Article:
There are still comments being added to my post about the programme on BBC3 called ‘Don’t Call Me Stupid’. The one today from Julia, who is both a dyslexic herself and a dyslexic specialist is quite an eye opener!
What strikes me as I read the stories in the comments, and hear stories from parents about their children and about themselves, is how shocking it is that we discriminate against people simply because they find it difficult to read. Because that is what’s happening.
If we had a child – or an adult for that matter – who had difficulty hearing, or with mobility, or with other learning difficulties, we would be falling over backwards to accommodate their needs. There would be services in place to support them in the mainstream. And if there was any sign of discrimination against them, any name calling or suggestion that they were inferior because of their limitations, there would be an uproar.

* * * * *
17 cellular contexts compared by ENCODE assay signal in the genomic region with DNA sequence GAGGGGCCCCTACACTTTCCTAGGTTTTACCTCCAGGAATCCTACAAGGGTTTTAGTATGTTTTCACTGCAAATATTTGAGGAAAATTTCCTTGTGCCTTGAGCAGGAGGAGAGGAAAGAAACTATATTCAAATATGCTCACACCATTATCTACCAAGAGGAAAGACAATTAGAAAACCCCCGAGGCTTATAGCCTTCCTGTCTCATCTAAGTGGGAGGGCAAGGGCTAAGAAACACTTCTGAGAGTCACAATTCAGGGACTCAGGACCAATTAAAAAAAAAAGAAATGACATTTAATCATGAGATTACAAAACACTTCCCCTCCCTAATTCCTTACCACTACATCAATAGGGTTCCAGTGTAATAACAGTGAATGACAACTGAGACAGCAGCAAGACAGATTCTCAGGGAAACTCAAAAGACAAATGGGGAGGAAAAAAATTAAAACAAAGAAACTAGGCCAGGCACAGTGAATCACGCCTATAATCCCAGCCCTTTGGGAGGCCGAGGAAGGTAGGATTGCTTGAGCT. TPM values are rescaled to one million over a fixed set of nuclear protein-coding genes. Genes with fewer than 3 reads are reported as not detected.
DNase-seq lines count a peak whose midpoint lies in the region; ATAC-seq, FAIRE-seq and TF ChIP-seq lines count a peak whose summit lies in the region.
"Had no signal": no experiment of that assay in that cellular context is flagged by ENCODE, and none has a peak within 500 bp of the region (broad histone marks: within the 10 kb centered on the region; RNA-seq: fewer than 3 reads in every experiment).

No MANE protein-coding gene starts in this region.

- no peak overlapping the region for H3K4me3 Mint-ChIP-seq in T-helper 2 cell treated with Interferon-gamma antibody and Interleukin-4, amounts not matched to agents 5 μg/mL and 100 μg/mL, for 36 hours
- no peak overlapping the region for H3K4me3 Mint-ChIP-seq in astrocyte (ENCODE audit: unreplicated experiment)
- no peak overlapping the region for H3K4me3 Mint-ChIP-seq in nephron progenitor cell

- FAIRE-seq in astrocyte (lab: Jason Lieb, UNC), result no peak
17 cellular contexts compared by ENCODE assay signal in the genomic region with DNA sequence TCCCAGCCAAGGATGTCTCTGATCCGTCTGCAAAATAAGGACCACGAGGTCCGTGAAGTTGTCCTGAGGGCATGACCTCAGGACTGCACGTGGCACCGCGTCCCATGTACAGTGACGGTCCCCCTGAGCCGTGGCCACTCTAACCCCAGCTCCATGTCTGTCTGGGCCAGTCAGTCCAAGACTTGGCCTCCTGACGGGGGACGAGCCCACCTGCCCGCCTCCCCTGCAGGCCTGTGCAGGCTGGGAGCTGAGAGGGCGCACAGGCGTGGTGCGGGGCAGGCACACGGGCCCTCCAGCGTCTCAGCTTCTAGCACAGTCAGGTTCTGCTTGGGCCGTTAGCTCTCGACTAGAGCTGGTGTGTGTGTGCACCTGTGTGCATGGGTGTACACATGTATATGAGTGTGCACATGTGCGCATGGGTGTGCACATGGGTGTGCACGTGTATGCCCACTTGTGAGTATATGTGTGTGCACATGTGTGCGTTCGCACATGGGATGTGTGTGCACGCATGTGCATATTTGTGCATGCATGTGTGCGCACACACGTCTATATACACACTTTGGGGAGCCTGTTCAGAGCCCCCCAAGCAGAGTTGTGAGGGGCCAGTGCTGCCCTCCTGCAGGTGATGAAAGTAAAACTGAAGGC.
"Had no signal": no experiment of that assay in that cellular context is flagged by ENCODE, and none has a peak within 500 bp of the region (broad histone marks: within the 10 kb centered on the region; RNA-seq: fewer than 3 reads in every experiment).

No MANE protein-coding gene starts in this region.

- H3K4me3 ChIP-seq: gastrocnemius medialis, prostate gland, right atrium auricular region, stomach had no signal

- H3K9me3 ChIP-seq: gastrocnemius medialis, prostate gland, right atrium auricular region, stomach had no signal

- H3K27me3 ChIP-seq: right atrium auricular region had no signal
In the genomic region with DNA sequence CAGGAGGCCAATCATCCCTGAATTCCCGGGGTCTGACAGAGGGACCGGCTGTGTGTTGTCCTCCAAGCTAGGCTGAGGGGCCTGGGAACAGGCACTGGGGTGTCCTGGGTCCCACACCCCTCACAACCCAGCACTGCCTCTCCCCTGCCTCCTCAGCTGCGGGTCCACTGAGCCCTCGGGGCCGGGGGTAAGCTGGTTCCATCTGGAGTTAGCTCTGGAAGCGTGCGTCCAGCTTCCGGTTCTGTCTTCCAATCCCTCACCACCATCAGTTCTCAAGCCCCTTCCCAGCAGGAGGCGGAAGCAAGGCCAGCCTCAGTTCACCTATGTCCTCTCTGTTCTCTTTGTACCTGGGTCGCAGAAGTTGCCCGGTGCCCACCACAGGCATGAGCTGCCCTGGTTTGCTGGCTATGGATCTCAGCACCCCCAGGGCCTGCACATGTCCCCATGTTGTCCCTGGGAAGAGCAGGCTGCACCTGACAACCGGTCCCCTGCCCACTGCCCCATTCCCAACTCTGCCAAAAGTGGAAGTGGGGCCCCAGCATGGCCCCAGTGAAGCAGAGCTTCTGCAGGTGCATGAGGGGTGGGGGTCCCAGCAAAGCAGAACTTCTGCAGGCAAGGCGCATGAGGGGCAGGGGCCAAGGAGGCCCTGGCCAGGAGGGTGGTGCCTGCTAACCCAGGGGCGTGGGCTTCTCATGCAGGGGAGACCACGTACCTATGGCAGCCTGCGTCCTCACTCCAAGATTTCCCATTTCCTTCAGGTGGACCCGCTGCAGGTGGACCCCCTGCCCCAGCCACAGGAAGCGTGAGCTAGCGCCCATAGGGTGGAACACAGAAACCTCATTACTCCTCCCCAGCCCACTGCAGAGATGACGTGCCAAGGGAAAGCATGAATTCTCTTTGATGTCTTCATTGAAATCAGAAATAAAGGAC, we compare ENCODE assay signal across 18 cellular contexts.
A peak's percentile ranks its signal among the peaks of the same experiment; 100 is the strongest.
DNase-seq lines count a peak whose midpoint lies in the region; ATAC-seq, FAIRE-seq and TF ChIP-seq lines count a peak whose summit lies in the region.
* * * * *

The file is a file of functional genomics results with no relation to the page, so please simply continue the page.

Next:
Yet it seems okay to treat people who have a difficulty with reading this way. It seems it is okay to ignore their individual learning needs and just treat them as thick, as often happens. For these learners are sometimes called stupid and treated as if they had limited intelligence.
How can this be right? How can we so actively support some difficulties yet discriminate against others? For that’s what appears to be happening.
We are discriminating against people for finding it difficult to read. We are failing to adequately support them. And even worse we are attaching labels that can destroy a person for life.
We are so busy obsessing over qualifications we are failing to provide fundamental support to everyone – whatever their difficulties – so they can achieve this vital skill. And we are destroying futures in the process.
It is a covert discrimination that needs bringing out of the closet.